Bonnaroo 2013



written by
Ross Perkel

Ross Perkel is a recent transplant from Madison, Wisconsin dropped into New York where he attends university. He has a demonstrated fondness for kites, paper planes, and has trouble talking to pretty girls. His largest current project is the growth of his first beard.

For four days in the June heat, a farm in Manchester, Tennessee was transformed from wide open fields into the seventh largest city in Tennessee overnight for Bonnaroo Arts & Music Festival. Artists as diverse as Paul McCartney to Japandroids to Sea Wolf to Death Grips played sets across the various stages and tents that took up all of the 780 acres that the festival sprawls across and for the weekend all eyes in the music world were on Manchester. The music played was almost across the board, incredible. Paul McCartney’s headlining set on Friday was described by many concert goers as “the best concert of my life” and it was obvious why as Paul appeared to have not lost a step, tearing through a nearly three hour setlist and three subsequent encores while managing to balance Beatle’s classics with Wings and tributes to fallen bandmates and rock icons George Harrison (“Something”) and John Lennon (“Here Today”) while also paying tribute to Jimi Hendrix, playing Hendrix’s slinky “Foxy Lady”. The Superjams were also a highlight of the weekend and likely the only place where anyone would be able to see R.Kelly sharing a stage with John Oates and Jim James for a soul warming cover of Sam Cooke’s “Change is Gonna Come”. Across the board the performances were stellar but for many it as much about the whole Bonnaroo experience rather than the music alone. Across the festival, there was always someone who was sharing or helping someone else in need and even browsing through the virtual community that is present in the aftermath of the festival, a certain type of “spirit of Bonnaroo” can be felt amongst all who go.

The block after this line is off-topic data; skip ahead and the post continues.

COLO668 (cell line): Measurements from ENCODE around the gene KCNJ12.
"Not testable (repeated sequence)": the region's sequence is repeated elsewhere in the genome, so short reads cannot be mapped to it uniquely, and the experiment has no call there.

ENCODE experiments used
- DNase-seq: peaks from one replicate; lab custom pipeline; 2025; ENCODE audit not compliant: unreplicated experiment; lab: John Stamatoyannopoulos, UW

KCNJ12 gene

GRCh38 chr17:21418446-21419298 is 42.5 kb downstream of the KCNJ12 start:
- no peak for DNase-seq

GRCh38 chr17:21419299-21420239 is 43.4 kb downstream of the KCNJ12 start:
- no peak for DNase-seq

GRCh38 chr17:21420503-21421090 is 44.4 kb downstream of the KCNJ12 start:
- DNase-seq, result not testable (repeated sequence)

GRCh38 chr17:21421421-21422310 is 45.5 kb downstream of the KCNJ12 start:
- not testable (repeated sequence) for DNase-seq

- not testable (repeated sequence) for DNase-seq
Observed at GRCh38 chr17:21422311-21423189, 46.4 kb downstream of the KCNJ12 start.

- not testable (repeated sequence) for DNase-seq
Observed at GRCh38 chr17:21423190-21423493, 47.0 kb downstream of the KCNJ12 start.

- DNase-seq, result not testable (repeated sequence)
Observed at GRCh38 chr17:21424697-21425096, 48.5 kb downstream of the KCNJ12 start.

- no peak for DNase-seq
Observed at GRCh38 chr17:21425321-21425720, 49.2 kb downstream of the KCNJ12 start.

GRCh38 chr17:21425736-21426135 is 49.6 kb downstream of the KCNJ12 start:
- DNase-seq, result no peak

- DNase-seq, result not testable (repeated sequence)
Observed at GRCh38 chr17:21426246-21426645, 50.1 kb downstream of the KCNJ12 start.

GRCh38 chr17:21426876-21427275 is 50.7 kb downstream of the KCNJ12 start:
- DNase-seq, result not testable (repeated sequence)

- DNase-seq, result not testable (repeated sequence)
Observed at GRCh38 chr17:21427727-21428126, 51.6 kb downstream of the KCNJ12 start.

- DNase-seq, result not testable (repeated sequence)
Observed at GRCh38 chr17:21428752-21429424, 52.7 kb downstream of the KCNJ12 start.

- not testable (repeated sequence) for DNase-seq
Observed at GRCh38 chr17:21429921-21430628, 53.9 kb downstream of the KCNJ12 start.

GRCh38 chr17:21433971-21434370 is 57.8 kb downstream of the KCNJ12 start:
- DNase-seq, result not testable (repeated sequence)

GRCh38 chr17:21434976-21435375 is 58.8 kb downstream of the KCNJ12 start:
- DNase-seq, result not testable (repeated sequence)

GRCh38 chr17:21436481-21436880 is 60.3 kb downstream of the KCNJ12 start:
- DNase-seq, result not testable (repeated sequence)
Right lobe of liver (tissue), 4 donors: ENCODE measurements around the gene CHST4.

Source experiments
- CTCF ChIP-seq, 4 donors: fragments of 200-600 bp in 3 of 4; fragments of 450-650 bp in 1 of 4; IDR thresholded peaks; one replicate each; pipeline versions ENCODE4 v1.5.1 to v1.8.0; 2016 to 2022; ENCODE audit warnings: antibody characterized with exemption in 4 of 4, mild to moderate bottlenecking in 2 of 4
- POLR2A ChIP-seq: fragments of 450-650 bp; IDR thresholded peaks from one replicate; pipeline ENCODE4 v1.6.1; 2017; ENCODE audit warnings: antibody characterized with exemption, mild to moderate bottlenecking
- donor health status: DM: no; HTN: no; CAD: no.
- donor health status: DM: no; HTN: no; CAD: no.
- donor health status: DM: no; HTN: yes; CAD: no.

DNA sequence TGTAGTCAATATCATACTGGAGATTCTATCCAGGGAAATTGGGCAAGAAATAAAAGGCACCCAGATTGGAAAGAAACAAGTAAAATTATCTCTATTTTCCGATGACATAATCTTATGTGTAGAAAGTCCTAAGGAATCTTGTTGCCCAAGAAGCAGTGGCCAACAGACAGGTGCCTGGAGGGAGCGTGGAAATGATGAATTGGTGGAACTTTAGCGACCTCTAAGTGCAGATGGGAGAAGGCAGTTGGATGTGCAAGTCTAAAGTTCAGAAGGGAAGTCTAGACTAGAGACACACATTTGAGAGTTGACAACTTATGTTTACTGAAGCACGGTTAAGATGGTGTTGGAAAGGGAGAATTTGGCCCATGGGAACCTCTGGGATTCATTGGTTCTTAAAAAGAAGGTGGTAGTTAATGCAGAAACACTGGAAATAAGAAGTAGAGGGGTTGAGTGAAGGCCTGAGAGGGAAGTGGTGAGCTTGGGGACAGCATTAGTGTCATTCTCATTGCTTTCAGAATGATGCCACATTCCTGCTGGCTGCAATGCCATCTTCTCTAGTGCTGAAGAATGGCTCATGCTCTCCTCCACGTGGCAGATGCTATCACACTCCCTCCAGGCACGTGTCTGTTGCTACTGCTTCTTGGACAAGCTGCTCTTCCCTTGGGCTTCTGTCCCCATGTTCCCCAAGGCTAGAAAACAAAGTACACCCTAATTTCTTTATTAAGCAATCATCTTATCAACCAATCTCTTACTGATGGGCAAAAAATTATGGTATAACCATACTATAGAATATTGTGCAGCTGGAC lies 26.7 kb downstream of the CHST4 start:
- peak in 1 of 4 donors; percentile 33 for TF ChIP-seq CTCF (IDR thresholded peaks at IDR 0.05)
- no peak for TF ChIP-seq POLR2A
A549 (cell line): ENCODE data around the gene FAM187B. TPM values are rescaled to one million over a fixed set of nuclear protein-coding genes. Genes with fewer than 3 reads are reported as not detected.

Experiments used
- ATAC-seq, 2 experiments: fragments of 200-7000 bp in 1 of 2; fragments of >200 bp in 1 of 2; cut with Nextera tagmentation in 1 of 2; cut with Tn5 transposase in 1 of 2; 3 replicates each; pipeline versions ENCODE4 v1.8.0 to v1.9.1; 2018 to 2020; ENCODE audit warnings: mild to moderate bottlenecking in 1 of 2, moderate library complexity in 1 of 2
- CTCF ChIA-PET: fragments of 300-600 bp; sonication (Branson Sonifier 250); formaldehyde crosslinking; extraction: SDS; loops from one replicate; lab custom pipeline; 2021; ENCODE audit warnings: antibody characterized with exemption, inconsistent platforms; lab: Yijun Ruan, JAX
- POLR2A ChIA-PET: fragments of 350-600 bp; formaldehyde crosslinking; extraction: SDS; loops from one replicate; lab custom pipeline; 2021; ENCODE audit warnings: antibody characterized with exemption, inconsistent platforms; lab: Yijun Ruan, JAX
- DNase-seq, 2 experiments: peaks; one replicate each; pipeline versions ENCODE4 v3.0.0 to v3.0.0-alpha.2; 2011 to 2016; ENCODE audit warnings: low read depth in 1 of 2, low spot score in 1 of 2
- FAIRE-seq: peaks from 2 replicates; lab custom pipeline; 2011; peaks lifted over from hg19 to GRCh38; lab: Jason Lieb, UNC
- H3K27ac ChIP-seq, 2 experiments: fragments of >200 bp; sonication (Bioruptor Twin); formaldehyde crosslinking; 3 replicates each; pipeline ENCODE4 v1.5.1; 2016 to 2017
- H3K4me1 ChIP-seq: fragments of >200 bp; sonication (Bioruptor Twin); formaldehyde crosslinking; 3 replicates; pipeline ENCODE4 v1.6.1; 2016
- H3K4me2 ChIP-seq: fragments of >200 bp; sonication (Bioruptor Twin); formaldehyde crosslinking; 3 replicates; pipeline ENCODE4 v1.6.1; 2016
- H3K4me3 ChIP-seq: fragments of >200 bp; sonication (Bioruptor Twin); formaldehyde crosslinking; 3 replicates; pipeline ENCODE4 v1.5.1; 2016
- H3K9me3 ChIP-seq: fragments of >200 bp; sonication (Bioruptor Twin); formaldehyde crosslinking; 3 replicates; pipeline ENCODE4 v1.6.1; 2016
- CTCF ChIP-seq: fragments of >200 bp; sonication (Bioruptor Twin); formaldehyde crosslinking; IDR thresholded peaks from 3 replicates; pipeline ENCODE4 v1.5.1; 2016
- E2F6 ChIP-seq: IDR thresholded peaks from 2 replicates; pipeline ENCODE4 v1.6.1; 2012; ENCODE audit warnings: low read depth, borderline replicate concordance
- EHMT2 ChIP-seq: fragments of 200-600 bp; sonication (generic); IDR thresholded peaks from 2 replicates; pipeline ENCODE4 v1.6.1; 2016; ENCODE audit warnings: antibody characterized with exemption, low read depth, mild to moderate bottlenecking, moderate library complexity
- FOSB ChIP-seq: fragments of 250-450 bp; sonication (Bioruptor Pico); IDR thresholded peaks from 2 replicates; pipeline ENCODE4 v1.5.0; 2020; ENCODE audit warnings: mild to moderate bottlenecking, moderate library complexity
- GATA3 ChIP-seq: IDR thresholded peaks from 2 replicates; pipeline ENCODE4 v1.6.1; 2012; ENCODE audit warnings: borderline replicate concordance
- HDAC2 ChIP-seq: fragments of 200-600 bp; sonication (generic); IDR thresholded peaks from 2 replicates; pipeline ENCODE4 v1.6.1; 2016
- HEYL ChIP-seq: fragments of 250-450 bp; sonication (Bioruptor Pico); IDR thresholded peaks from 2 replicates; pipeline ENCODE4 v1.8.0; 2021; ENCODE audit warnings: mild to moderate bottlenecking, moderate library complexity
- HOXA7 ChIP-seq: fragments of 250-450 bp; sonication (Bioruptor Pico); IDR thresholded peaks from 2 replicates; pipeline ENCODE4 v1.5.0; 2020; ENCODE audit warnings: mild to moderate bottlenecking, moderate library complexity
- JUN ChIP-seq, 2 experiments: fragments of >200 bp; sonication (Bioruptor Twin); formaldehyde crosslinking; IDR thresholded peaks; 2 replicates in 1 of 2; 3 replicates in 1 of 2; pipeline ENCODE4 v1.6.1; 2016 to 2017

Also notable was the comedy tent where despite long lines and short sets, big names like David Cross and Daniel Tosh took to the stage often being joined by bands or other comedians including The Lumineers who joined Ed Helms’ Whiskey Sour Radio Hour, an under the radar high light of the festival for many. Ed Helms seemed to be everywhere, performing in the Comedy Tent and also curating another Bluegrass Situation as he did before in LA, also reminding attendees of his plans to expand the Situation into a full blown festival of it’s own.

Whatever you wanted to do at Bonnaroo, the opportunity was afforded to you. For those there solely to see the headliners, credit is due to the festival organizers for managing to overcome the cancellation of Mumford & Sons on such short notice, for picking widely accessible names and also for making sure the shows went off without a hitch. For those there to see their favorite bands who were “about to blow up”, the tents were the perfect amount of stage for most bands and despite some sound imbalances on Thursday, the rest of the weekend was ideal. In all it was one of the strongest festivals in recent memory and maybe the best Bonnaroo of all time. The only downside is that the organizers have their work cut out topping it next year (ahem *Led Zeppelin* ahem)!


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